A native of tiny North Bend, Neb., a town of 1,200 people about 60 miles west of Omaha, Helgenberger appeared in school plays and began studying drama at a local community college before transferring to Northwestern University.
But first, the name. She wasn’t born with what one would call a memorable acting name that rolls off the tongue. Her mother named her Mary Marg (the “g” is hard, not soft, as in Margie), and the actress admits that keeping her real name has been a problem at times.
“It’s never pronounced right, but no one has ever asked me to change it,” she said. “Well, there was one time in college, when I worked as a weekend weather girl for a summer at a local TV station in Nebraska.
“The news anchor’s name was Joyce Eisenminger and the sports guy was Harry Knocklinger, and the station thought it was too much to ask the audience to swallow the Eisenminger-Knocklinger-Helgenberger Report.”
Leaving Eisenminger and Knocklinger in the dust, Helgenberger went to Northwestern and was starring in “The Taming of the Shrew” when she was approached by an ABC talent scout, who was touring the Midwest in search of talent for a new soap called “Ryan’s Hope.”
Less than two weeks after graduation, Helgenberger was playing an undercover cop on the soap, where she remained for the next three years. It was on that show that she met her future husband, actor Alan Rosenberg, who would go on to star in “L.A. Law,” “Civil Wars” and “Cybill.”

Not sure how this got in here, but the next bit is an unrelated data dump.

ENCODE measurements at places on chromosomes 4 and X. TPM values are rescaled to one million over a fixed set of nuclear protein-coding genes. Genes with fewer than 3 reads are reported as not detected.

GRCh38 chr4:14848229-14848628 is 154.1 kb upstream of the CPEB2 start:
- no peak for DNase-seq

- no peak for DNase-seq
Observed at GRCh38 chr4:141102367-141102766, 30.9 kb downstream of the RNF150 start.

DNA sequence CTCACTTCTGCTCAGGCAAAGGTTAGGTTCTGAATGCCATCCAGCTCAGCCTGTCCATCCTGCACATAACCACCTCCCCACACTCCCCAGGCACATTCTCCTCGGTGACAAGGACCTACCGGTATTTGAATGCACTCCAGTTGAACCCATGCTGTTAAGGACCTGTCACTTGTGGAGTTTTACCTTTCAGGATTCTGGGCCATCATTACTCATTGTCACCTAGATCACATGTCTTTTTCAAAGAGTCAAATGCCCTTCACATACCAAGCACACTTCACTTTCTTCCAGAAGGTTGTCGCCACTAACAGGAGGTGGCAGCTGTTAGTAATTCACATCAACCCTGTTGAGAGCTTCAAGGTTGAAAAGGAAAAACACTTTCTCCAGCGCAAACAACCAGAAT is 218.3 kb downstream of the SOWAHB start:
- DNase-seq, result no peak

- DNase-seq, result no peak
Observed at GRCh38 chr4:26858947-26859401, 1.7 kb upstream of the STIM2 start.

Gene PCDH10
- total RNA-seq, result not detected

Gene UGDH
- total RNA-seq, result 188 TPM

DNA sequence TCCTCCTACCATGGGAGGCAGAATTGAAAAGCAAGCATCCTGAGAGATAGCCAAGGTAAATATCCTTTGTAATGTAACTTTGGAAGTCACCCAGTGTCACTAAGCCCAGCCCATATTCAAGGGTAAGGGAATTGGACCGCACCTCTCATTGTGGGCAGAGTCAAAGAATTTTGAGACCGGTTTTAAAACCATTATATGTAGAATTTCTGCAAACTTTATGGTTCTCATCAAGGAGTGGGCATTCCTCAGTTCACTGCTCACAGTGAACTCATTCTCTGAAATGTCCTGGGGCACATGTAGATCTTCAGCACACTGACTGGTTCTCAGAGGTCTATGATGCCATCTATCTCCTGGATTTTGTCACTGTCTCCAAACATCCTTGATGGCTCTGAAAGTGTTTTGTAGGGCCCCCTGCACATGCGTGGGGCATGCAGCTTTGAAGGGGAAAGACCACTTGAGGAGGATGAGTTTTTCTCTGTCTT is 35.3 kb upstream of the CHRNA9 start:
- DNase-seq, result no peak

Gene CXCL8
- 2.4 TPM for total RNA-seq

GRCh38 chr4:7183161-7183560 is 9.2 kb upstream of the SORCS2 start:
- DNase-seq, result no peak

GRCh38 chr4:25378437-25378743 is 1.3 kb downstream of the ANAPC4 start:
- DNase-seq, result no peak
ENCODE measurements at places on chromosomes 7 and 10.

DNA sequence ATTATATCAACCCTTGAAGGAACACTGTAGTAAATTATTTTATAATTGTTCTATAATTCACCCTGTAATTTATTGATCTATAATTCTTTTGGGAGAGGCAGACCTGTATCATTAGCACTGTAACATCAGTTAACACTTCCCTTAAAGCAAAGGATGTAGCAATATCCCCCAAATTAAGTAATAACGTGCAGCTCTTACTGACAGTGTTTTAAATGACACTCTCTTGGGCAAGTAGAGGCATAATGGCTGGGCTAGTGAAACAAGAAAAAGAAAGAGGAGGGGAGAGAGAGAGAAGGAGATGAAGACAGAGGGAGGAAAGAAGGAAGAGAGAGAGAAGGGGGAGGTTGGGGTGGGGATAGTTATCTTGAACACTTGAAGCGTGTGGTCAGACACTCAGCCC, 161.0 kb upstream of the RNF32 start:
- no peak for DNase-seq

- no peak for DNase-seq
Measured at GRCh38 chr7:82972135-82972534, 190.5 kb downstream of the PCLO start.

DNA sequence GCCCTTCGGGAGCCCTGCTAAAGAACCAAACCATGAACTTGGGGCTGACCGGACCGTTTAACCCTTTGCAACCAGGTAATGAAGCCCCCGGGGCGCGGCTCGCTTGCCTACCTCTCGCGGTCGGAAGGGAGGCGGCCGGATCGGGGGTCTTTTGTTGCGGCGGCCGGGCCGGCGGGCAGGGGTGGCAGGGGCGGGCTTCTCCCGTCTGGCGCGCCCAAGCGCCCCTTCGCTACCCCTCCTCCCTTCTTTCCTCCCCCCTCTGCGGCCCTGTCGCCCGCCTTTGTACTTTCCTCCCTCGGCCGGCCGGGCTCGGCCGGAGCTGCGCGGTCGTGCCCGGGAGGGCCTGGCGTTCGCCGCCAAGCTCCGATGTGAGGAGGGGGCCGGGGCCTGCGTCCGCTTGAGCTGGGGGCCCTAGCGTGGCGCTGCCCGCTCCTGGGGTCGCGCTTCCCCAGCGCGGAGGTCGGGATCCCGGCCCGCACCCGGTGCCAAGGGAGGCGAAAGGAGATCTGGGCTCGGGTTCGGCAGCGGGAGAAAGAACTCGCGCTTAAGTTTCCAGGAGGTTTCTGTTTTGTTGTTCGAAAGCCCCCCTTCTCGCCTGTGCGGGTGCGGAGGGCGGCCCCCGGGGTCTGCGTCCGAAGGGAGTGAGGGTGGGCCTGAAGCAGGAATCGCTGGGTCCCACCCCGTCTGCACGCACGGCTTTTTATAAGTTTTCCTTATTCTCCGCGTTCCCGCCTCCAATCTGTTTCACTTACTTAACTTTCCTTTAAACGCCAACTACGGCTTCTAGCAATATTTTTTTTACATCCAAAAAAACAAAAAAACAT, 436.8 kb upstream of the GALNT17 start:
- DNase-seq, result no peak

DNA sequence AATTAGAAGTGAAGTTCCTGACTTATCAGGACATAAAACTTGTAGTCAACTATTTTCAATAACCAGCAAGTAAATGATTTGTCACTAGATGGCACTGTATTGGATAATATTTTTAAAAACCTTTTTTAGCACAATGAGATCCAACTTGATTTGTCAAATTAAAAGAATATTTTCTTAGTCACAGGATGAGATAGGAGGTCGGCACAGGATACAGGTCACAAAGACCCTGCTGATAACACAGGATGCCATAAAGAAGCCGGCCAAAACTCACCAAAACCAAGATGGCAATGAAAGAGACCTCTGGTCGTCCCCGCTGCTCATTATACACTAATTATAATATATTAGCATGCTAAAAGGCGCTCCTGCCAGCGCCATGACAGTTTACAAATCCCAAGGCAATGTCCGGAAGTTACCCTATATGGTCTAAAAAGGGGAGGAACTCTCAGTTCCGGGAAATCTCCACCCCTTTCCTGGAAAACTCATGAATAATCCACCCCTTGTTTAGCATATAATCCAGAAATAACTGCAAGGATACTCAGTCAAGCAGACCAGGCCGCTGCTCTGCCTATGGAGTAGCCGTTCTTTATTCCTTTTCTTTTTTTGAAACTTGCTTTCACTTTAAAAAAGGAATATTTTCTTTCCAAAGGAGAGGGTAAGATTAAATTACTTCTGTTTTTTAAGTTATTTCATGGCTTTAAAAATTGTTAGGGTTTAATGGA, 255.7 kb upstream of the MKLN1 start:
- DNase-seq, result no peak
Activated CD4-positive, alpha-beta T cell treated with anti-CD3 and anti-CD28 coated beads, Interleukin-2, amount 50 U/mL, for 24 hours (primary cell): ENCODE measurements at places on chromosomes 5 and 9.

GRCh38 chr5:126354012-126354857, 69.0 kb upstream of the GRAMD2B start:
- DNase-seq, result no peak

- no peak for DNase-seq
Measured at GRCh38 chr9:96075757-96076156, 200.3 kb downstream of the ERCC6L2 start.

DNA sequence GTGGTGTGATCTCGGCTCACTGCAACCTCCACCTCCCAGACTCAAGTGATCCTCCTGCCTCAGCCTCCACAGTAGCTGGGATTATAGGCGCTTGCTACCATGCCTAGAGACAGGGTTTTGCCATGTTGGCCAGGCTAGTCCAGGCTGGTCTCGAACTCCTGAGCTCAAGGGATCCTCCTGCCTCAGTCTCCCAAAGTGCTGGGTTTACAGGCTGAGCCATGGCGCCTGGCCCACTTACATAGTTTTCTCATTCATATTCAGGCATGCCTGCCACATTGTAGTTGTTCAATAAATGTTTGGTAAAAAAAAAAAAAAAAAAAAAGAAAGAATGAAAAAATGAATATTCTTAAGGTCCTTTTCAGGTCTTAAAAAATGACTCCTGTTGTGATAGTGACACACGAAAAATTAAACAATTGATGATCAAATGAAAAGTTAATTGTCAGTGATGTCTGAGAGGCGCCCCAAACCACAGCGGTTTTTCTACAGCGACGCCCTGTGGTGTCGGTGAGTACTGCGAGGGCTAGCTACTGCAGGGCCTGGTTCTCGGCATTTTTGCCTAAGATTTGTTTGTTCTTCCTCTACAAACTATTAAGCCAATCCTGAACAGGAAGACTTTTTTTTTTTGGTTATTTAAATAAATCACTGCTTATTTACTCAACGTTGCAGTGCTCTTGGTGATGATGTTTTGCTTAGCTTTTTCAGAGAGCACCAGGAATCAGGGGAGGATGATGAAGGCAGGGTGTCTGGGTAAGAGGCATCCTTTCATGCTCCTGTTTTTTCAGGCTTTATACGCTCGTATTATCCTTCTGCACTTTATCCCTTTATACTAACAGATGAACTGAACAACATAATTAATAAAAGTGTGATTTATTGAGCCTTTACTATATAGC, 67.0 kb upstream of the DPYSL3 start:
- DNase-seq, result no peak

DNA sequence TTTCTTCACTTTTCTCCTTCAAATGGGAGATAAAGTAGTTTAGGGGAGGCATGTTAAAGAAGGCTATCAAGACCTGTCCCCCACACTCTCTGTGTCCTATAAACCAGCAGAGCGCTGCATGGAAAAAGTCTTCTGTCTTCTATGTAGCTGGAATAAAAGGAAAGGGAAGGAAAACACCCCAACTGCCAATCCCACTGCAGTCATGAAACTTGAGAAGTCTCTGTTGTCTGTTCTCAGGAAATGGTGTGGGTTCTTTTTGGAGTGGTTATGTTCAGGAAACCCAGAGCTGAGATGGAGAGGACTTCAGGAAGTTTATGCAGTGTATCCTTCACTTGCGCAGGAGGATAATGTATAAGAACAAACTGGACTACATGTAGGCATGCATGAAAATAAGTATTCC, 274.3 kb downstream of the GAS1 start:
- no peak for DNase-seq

The couple has been married 11 years and has a 10-year-old son. It was a desire to spend more time with her husband and son that led Helgenberger to consider a return to series television.
Since “China Beach” left the air in 1991, Helgenberger has been busy making features and television movies. On the big screen, she appeared in “Species,” “Fire Down Below,” “My Fellow Americans,” “Bad Boys” and “Always,” although her best role came in last year’s “Erin Brockovich,” when she was mentioned as a long shot for an Oscar nomination for her portrayal of a cancer victim.